In his current work, James often uses iridescent paint (luminous colours that seem to change when seen from different angles) and gold leaf. He explains, ‘With iridescent materials, be it gold leaf or iridescent paint, there will be times when it’s bright, vivid and palpable, but there are other times where it shuts down, becomes muted, cloudy and unclear. And that’s why I utilise it—I feel like it’s a true material analogy for the interior life, for the life of prayer.’

Upcoming exhibition: The present demands of love

James’ upcoming solo exhibition, The present demands of love, which will take place at TCB Art Inc., Brunswick, features three parts, each of which were created within the broader context of his own spiritual life and what was happening in his daily life. The first is titled ‘Trust’, a singular large painting made with acrylic on carved silky oak plywood. Unable to access his studio during Melbourne’s long, hard lockdown in the latter half of 2020, James completed ‘Trust’ at home. He was only able to work during his toddler’s afternoon naps, setting up and packing down each time:

I was slowly working in the fragments of time that I had available. It was a period of juggling and a period of trying to keep the wheels turning on my practice as well as trying to meet the needs of my family.

The work involved carving into the surface of the wood panel, a ‘slow, delicate and laborious process’, he says. Once he finished carving, he filled in these sections with shimmering gold paint. ‘Where the paint and wood coalesce, this is analogous to the unity of body and spirit. The iridescent paint I use is indicative of the interior, spiritual life, of the unseen and the eternal, while the wood points to the human body—organic and raw—and when the two come together, it’s akin to the union, the integration, of body and spirit.’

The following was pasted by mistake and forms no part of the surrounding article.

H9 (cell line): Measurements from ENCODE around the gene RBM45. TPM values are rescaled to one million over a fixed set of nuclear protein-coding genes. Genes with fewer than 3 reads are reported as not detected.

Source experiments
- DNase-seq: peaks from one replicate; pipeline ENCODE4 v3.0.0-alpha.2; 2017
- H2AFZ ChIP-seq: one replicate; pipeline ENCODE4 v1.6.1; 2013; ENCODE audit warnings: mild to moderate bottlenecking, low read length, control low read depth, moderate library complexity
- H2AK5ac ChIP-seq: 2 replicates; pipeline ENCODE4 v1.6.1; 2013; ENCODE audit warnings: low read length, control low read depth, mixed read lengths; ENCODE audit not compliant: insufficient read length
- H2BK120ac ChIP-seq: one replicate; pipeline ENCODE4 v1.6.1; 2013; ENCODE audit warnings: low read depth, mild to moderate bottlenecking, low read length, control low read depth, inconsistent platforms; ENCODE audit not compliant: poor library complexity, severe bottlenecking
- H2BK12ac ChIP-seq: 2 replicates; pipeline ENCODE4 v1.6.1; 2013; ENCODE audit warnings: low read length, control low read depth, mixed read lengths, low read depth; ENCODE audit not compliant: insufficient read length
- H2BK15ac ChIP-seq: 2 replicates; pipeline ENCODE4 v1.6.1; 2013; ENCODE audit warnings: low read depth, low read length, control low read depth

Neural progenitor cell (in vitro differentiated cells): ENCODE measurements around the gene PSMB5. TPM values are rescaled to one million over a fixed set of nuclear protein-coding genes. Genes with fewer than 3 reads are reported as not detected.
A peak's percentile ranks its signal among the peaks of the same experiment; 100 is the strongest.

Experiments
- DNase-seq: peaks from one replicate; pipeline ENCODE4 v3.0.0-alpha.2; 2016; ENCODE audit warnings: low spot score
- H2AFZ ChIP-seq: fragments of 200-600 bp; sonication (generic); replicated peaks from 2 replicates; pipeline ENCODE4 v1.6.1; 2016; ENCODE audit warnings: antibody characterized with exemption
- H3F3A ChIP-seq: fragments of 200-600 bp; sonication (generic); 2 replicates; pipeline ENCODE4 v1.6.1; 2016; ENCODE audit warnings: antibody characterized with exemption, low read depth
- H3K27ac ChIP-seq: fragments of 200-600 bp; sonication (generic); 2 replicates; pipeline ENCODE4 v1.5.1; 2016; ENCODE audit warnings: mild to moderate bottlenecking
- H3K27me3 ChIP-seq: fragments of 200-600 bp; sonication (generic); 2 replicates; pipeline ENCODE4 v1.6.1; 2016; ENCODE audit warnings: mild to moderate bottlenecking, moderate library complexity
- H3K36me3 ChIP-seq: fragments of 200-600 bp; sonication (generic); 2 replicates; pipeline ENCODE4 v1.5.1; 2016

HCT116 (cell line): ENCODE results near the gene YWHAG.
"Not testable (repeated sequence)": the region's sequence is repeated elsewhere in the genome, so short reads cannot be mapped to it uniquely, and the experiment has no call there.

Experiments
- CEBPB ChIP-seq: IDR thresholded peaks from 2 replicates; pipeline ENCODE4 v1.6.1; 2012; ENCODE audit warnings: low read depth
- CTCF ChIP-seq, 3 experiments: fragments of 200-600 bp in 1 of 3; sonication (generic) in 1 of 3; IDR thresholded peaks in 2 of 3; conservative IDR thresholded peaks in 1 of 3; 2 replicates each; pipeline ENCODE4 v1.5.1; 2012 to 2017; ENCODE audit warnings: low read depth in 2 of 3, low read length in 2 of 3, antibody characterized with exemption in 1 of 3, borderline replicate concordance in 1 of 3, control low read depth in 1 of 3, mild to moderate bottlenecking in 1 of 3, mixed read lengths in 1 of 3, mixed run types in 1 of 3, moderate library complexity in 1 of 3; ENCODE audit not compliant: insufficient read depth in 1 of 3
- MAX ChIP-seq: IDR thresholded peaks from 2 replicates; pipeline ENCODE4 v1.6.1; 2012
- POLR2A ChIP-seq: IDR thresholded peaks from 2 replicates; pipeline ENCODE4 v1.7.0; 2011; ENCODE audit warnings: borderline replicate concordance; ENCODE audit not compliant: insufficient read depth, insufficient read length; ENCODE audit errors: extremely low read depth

The second series of works were completed last year during the second long lockdown in Melbourne. Again, during this period, James was unable to access his studio and was a full-time, stay-at-home dad with his then two-year-old—his workplace being non-permitted while his wife was an essential worker. His small periods of respite were either spent resting on the bed or making the works in the bedroom. ‘Both the rest and the making in this environment were restorative lifelines during those uncertain and tenuous times,’ he recalls. Rising early to work on the dining table between 4.30 and 6.30am provided another window. ‘In spite of the fact that I would be exhausted for the rest of the day, I would be enriched because it was a prayer time of sorts,’ he says.

For these works, James used an embossing needle to draw into white paper and then filled in the gaps with an iridescent paint. First, these paintings were a cathartic tool. Second, they were a means of creatively reflecting on the spiritual texts he was reading at the time: Scripture and the Catechism, Ephrem the Syrian’s Hymns on Paradise and Richard of St Victor’s Benjamin Minor (The Twelve Patriarchs).